So... we called yesterday and our luck apparently ran out and our call was answered by some moron. We told him about this username thing and he had no clue what we were talking about. No matter how we tried to explain, he just refused to create a new username and even said that usernames can be created only at the local exchange. My husband asked him to handover the call to the person who answered our call the previous day. That guy gave some lame excuse that the other person was not available or some such thing and we hung up.

We sulked and sighed and finally decided that we are going to say bye-bye to BSNL. That's when our phone rang. Guess what? It was the same guy who told us about this username problem. He took the trouble of looking up our number and calling us. He even created a username and again guess what? It worked! Ecstatic is not the word, but I will use it anyway. We couldn't thank him enough and asked him if there is any way we can let his supervisor know about this wonderful deed. He gave us an email id where we can send a thank you mail, but I don't think anyone is going to read that. So here I am, thanking our angel and our saviour from the bottom of my heart and my husband's heart.

This post is not about how BSNL just decided to change all usernames without informing the customers or the customer care staff. It is not about how incompetent most of the call center staff are. This post is about that one person who stands out from the rest of the crowd because he cares about his customers, takes his work seriously and thus made a difference in someone's life. Vinod Kumar B R, if you are reading this, you retained a BSNL customer. More importantly, you taught us what is the meaning of 'work is worship' and made us realize that we should apply the same thing at our work place, and also that we can leave a mark in this world and make a difference no matter who you are. Thank You.

It's not about the money

A few weeks back, my maid decided to go on a vacation. She would be gone for a week so I asked her to find a replacement. She found a lady who was part of the housekeeping staff who was willing to do so.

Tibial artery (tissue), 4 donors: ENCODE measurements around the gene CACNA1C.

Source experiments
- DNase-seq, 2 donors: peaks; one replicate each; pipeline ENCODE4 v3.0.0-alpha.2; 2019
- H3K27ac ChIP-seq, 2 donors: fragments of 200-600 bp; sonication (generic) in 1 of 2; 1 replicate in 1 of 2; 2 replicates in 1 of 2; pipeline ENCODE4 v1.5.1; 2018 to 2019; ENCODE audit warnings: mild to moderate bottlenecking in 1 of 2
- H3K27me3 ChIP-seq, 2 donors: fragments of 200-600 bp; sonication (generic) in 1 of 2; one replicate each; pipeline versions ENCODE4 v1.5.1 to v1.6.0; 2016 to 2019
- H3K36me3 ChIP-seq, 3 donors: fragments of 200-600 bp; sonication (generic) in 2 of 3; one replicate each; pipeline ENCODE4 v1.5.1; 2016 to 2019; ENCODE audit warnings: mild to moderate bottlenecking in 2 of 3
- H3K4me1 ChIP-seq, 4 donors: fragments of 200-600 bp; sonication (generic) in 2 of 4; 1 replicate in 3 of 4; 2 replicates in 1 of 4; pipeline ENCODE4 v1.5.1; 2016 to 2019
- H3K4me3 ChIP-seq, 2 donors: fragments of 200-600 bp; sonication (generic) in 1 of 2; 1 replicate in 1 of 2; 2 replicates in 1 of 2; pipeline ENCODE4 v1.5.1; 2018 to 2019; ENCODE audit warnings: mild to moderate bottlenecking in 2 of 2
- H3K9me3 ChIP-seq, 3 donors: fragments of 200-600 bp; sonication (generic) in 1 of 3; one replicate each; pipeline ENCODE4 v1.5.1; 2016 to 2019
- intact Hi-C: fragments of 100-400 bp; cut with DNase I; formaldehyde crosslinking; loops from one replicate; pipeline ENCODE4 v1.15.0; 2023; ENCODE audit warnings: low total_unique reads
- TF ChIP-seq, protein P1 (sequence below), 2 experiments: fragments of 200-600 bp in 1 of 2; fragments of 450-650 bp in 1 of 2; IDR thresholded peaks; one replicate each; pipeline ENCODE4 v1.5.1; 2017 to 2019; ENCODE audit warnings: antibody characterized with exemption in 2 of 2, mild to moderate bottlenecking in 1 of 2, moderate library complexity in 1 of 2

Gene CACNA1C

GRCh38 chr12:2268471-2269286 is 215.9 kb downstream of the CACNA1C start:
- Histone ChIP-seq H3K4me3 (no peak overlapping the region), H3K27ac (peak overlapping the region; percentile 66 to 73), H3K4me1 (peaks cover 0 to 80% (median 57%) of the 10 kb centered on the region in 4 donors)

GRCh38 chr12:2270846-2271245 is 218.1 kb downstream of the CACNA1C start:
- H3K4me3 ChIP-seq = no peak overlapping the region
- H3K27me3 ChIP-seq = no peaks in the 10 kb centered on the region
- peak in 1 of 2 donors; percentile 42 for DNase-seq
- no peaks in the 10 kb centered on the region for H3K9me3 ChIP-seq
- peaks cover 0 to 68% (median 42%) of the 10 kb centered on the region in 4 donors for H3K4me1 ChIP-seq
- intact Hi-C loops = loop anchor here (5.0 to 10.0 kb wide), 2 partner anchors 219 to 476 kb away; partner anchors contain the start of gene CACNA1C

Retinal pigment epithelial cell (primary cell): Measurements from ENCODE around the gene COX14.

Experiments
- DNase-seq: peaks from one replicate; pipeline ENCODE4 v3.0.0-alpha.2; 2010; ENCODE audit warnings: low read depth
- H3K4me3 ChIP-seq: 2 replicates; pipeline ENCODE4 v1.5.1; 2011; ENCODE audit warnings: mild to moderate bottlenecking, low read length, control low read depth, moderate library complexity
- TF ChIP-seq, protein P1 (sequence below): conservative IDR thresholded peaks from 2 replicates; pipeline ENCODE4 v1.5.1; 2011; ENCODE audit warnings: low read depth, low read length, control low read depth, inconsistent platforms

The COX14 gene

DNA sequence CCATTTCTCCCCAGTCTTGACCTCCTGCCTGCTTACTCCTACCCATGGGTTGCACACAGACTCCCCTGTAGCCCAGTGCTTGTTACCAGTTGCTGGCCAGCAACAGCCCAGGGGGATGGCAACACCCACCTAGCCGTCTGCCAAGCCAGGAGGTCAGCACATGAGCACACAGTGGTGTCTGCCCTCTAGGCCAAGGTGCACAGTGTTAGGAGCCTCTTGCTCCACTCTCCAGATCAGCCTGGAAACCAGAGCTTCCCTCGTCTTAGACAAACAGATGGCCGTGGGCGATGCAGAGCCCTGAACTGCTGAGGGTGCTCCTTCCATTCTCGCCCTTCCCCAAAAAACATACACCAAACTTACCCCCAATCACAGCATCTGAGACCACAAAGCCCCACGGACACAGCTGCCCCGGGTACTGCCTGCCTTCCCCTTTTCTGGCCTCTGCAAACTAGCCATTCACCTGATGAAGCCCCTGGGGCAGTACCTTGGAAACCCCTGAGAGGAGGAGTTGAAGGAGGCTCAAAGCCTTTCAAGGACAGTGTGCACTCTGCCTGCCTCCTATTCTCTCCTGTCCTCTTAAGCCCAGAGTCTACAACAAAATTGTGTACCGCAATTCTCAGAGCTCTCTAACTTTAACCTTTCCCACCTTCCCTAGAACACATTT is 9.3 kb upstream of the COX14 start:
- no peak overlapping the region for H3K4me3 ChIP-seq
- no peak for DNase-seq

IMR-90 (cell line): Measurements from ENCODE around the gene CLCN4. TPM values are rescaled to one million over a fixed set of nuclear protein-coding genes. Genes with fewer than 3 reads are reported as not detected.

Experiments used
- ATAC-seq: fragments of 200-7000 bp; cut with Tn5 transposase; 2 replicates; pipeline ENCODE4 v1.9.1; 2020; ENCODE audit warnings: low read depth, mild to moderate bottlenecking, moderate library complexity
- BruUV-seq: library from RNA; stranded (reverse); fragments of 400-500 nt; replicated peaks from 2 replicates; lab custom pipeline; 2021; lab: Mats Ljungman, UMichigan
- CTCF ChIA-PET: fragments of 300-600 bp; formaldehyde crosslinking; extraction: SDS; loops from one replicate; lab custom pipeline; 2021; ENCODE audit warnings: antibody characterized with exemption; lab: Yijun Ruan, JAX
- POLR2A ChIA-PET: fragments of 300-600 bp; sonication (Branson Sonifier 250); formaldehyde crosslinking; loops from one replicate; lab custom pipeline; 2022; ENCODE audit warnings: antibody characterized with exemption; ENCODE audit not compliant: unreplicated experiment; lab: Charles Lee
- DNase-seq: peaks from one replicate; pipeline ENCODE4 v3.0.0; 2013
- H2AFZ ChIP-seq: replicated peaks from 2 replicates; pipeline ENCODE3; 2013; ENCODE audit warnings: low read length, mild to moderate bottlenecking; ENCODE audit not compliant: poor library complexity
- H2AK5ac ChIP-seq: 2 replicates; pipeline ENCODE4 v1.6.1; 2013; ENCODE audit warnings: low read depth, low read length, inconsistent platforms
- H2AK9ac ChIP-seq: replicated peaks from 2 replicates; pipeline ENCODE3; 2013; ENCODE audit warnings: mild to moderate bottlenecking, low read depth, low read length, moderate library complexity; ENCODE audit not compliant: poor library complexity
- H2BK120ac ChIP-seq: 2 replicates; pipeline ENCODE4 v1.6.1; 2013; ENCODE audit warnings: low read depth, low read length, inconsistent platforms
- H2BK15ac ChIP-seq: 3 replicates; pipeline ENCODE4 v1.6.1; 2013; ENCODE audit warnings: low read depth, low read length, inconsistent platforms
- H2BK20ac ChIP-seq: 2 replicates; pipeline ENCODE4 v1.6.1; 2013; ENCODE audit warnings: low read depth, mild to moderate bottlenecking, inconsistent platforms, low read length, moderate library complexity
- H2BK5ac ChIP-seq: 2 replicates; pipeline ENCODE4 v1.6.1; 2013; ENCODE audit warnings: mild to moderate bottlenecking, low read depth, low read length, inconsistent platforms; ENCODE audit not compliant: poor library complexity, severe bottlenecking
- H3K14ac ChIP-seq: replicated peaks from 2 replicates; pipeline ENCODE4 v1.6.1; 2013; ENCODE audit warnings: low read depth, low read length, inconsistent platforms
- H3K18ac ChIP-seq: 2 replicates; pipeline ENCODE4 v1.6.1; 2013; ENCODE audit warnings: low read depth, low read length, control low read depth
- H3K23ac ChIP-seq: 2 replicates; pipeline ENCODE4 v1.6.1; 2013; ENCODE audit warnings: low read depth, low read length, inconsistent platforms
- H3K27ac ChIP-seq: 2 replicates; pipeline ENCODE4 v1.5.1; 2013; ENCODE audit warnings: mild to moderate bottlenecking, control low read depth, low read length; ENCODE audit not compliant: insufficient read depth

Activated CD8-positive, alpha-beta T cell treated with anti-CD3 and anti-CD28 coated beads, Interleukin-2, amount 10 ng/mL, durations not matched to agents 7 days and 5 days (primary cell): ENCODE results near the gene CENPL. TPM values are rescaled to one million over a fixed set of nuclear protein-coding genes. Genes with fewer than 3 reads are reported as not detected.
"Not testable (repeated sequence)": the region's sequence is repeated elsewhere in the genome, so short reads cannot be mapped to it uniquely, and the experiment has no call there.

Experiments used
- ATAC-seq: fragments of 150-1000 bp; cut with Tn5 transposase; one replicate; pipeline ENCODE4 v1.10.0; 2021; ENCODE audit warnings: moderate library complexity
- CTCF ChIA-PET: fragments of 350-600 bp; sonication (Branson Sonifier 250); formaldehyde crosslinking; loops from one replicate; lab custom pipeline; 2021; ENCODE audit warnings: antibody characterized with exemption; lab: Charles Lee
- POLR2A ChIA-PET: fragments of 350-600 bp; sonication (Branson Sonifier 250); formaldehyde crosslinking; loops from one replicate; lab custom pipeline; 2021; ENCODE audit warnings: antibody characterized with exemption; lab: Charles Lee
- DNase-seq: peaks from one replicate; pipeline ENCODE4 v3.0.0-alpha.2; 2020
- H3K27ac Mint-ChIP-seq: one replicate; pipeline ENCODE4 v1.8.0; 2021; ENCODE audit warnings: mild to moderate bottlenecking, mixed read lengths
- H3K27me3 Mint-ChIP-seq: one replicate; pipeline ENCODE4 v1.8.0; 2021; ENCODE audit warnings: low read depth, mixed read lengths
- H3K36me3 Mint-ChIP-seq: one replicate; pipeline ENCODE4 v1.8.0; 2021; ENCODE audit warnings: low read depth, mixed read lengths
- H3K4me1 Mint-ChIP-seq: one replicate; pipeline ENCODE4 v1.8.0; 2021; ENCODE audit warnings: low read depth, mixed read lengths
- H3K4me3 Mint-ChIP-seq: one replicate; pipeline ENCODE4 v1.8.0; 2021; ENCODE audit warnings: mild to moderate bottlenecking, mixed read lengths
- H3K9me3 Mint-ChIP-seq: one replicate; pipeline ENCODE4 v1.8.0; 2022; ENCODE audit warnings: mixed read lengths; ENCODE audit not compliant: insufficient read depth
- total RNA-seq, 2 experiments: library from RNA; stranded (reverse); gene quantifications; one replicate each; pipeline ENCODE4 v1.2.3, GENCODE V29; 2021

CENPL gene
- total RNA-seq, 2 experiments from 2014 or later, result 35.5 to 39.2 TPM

The lady religiously came to work for the next few days. She wasn't great with her work, but I had to put up with what I had. She was talkative and very rude. I didn't bother much about her behavior since she would be gone after a few days anyway. On the last day of her work I paid her for her services. I didn't have change, so gave her a big note and asked her to return the change of Rs.20. I told her to hand it over to my maid. She nodded and left.

I informed my maid about this money business and asked her to collect it from the lady. For 3 weeks there was no sign of this housekeeping lady. The manager informed me she was on leave. I was almost sure I will never get my money back. Meanwhile, my maid happened to spot the lady somewhere and asked her about the money. The lady flatly refused! When my maid told me about this, I was furious. I had decided to let go of my money, but when I heard this from my maid, I pledged to get every penny that the lady owed me.

I searched for this lady high and low and finally found her one day. I asked her for the money and she had the audacity to ask me, "Why should I give you money?" I was shocked. That was MY money, isn't that a reason enough? I wanted to tell her that we don't grow money on trees, but before I could give her a piece of my mind, the manager interfered. He asked the lady to return the money and she did.

As I was walking back with the money clutched in my hand, I heard this lady mutter, "So much of drama for just 20 Rs.?" I wanted to tell her "It is not about the money", but I have a feeling she wouldn't understand.

Peshawari Biryani

Reasons for trying out this recipe were many:

1. The photo looked so delicious and tempting. Sprouted matki and rice sounded like a yummy combination.
2. I had all the ingredients that the recipe called for. I didn't have cinnamon, so I used pepper instead. It was not meant to be a replacement, but an extension.
3. My list of rice items is limited and I wanted to try some new rice item.
4. The recipe was simple and nutritious.

The only downside of this recipe is it needs preparation the previous day if you want to use sprouted matki. The dish turned out really well. The rice which I thought would be bland was the best part of all. The fragrance of basmati rice mixed with spices like cardamom, pepper and cloves was heavenly. I made the gravy a bit spicy to satisfy my husband's taste glands.

This dish has such a wholesome taste - it feels as if the dish is satisfying every taste bud on your tongue. It gives you a satisfying feeling in your mouth and in your stomach. A simple recipe which gives you a delicious and nutritious rice item. This item will be a frequent visitor in my kitchen.